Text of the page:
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So, the day you have dreaded for 18 years has come. Your sweet little baby is all grown up and heading off to college. As a parent, you have spent every single one of those worrying about your child. You have done your best to teach them right from wrong, you have taught them, at least you hope you have, about responsibility. You have given them all the tools you possibly could to go out into the world as fully functioning adults. Or have you?
It doesn’t really matter how old your child is, you are bound to worry. Will they be safe? Will they be able to find work? Will they have food to eat? Will they be able to keep a roof over their heads? There is no point in time when these worries are greater than the first time you send them out into the world on their own. They are just a baby after all, at least in your eyes. It’s only natural to worry about how they’ll manage all the pitfalls of adulthood.
When your child goes off to college they are quite literally stepping into a whole new world. There are schedules to manage, bills to pay, and a whole host of new responsibilities to juggle. When you throw in the freedom of being away from home for the first time it is easy for a young student to get lost.
They’ve spent their whole lives having Mom and Dad there to tell them what to do. It is frightening to think of what can happen when their parents are not there to make the decisions anymore.
What you need to count on is the fact that you have prepared them the best you can to make those decisions responsibly. Now is the time to sit them down and talk to them about all of the challenges they will be facing and to give them good, sound advice about how to take on those challenges. Give them the tools they need now so they can step into that brave new world better equipped and you will be sleeping a lot more soundly at night.
One of the biggest challenges your young student will be facing is credit. As students just starting out in the world, they will need credit perhaps more than they ever will in their lives. Responsible management of that credit will not only set them up for the present, but it will also help them to have a better chance at a successful future.
As they start their college life, your child will likely be bombarded with offers for a first time credit card. They are young adults after all, with a fresh clean credit history, and at least some income in one form or another. This is probably the easiest time for them to start out their credit journey. Many credit card companies will pay college campuses just to be able to set up shop so that they can market to these prime customers.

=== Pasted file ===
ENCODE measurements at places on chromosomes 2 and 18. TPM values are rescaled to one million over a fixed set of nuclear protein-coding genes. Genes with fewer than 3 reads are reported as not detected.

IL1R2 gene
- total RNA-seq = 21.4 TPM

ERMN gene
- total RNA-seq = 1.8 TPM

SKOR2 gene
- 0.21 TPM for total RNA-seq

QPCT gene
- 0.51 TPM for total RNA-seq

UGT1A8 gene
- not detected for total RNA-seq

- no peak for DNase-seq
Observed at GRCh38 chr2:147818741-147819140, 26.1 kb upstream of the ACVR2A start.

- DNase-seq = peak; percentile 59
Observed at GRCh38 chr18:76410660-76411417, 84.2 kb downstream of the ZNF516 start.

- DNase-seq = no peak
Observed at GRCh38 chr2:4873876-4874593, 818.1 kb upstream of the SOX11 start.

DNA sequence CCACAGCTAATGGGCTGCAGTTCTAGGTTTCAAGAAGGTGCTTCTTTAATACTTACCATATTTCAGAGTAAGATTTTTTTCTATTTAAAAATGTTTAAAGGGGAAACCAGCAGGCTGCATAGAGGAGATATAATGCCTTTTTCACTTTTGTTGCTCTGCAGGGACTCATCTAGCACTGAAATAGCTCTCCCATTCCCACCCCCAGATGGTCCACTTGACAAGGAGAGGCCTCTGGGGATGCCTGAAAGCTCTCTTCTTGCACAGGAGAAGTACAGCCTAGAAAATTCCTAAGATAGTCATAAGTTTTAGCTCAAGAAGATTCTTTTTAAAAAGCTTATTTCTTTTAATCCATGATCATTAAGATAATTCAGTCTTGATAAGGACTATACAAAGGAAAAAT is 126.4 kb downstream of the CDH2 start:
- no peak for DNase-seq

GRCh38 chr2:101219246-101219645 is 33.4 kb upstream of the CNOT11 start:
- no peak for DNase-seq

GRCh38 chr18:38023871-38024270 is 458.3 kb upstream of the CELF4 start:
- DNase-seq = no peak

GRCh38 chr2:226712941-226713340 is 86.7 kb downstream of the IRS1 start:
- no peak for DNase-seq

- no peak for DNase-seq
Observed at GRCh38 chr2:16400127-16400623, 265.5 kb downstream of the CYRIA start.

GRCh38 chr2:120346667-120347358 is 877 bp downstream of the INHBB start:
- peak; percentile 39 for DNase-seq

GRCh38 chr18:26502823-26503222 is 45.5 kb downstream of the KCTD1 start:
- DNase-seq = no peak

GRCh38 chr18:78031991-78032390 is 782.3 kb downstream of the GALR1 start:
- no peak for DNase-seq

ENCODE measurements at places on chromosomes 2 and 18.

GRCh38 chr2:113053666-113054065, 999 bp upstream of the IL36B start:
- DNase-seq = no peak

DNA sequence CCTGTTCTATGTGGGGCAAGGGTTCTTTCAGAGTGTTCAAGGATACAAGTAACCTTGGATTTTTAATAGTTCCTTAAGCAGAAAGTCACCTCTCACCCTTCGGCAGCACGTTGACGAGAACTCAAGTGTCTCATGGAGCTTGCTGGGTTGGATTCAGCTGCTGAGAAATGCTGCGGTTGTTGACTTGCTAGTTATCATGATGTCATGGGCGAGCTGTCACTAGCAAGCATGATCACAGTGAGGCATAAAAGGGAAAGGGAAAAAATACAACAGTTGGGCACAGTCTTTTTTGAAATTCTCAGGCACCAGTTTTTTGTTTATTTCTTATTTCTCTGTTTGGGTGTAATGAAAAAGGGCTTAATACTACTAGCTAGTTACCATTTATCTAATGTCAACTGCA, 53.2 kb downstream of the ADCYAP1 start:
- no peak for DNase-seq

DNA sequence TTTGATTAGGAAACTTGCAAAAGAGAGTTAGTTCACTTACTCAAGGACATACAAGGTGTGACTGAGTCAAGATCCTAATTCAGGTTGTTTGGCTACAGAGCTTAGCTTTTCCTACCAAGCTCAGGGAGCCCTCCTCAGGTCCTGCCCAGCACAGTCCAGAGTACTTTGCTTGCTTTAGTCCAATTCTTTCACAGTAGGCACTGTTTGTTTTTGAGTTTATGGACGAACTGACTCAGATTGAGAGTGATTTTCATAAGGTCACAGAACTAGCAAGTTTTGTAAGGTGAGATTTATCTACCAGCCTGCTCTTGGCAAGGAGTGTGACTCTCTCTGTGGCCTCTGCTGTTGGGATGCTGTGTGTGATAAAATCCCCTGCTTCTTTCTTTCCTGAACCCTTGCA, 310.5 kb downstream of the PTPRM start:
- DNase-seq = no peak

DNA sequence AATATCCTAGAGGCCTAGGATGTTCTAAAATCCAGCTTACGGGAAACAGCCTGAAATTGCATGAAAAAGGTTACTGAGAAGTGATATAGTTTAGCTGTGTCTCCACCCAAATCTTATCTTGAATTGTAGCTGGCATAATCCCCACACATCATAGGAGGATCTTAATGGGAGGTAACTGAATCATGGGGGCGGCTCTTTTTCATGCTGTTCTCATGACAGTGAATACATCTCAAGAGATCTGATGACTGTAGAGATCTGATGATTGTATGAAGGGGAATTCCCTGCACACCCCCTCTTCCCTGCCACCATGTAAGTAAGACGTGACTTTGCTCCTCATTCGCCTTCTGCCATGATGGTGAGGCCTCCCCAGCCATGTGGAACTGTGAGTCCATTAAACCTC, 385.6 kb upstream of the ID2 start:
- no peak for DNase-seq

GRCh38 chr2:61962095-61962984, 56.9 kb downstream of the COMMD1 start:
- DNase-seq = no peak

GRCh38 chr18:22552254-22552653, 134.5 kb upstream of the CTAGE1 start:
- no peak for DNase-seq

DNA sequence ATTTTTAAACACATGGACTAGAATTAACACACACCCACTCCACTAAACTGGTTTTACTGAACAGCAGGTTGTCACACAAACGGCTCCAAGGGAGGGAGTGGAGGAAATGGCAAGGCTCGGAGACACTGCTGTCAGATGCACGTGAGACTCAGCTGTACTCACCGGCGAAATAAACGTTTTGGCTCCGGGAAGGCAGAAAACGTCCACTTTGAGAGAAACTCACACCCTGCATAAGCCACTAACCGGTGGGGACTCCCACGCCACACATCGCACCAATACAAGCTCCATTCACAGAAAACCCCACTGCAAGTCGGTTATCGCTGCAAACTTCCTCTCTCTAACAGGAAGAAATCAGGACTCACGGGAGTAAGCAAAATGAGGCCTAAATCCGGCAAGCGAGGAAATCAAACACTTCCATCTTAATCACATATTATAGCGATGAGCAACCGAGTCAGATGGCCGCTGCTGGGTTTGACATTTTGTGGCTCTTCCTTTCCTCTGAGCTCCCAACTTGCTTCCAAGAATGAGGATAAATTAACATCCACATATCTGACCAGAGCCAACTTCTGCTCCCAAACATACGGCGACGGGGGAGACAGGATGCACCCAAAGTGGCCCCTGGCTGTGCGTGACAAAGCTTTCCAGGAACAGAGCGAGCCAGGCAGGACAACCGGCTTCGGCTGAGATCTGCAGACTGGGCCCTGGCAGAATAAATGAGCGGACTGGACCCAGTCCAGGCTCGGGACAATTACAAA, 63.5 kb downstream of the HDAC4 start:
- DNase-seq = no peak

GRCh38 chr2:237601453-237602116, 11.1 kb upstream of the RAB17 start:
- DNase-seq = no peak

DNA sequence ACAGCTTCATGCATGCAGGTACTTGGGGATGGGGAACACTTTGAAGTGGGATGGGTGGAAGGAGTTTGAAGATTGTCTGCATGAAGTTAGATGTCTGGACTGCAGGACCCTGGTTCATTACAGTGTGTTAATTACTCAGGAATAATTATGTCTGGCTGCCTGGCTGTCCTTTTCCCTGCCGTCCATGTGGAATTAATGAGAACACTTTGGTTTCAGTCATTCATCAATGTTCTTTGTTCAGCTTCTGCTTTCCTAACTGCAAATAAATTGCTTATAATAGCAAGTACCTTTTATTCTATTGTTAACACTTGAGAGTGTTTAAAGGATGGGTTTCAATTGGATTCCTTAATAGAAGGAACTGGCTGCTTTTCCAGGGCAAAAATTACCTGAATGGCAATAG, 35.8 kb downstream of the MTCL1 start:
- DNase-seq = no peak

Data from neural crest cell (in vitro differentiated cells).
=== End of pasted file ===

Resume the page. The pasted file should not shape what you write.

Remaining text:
While establishing a credit history is very important for their future, getting offered a first time credit card can come with a lot of temptations. Even the most responsible young person can easily see that credit card as easy money if they don’t fully understand the responsibility that comes along with it. That is where you come in.
When you sit down with your soon-to-be freshman, it is hard to know exactly what advice to offer. Do you even know where to start when it comes to knowing what to tell your child about their first time credit card and how to manage it? Here is a short list of some of the key points you may want to talk about. You want your child to have the best shot at life, after all, and so do we.
There are going to be a lot of offers made available to them simply because they are such prime candidates. The best advice you can give is to make sure they don’t take the first offer they receive. They may not fully understand that not all credit is the same. There are a lot of different features that can make one credit card far better suited to their needs and they will want to make sure to pick that one.
Features such as interest rates, transaction fees, benefits, and rewards are all important to consider when choosing a card. While one may have a great interest rate, it could have no rewards feature. If they are planning to pay off the full balance every month that great interest rate could mean next to nothing for them while a good rewards plan could help them with many other life costs or could even put cash right back into their pockets. Encourage them to compare credit cards online to get an idea of what the best ones are.
Having a good understanding of how their card works can save them a lot of money in hidden fees. There is an endless list of potential hidden fees involved with any credit card and it is important to be aware of what they are. Balance protection, balance transfer fees, cash advance fees, and late payment fees are just a few of the possible pitfalls they could fall into. It is important that they are aware of all of the hidden fees so they don’t lose their valuable savings.
There will also probably be a lot of enticing “introductory offers” made to them. While these offers may sound great on the surface, they may be hiding a nasty surprise when the offer period runs out. Not all companies will use such nasty tactics, but some will. That is why it is so important for them to read all of the small print before they sign up for their first time credit card.
It might be a good idea to sit them down with an interest rate calculator to show them how much their credit card purchases can add up if they allow their balance to sit. Most young people might not be fully aware of just how interest can accrue until they see the numbers sitting in front of them. There are a variety of good interest calculators online that you can use to help with this.